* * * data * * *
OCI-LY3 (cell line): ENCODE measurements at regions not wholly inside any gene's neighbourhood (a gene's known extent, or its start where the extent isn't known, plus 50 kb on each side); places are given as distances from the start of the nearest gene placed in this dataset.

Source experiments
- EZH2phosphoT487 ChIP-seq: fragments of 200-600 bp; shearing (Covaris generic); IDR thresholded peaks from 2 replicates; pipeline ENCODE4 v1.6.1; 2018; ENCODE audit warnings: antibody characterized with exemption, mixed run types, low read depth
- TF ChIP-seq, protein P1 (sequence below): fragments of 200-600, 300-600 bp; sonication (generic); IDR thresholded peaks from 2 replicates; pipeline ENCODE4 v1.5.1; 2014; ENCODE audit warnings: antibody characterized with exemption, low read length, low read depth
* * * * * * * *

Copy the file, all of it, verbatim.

OCI-LY3 (cell line): ENCODE measurements at regions not wholly inside any gene's neighbourhood (a gene's known extent, or its start where the extent isn't known, plus 50 kb on each side); places are given as distances from the start of the nearest gene placed in this dataset.

Source experiments
- EZH2phosphoT487 ChIP-seq: fragments of 200-600 bp; shearing (Covaris generic); IDR thresholded peaks from 2 replicates; pipeline ENCODE4 v1.6.1; 2018; ENCODE audit warnings: antibody characterized with exemption, mixed run types, low read depth
- TF ChIP-seq, protein P1 (sequence below): fragments of 200-600, 300-600 bp; sonication (generic); IDR thresholded peaks from 2 replicates; pipeline ENCODE4 v1.5.1; 2014; ENCODE audit warnings: antibody characterized with exemption, low read length, low read depth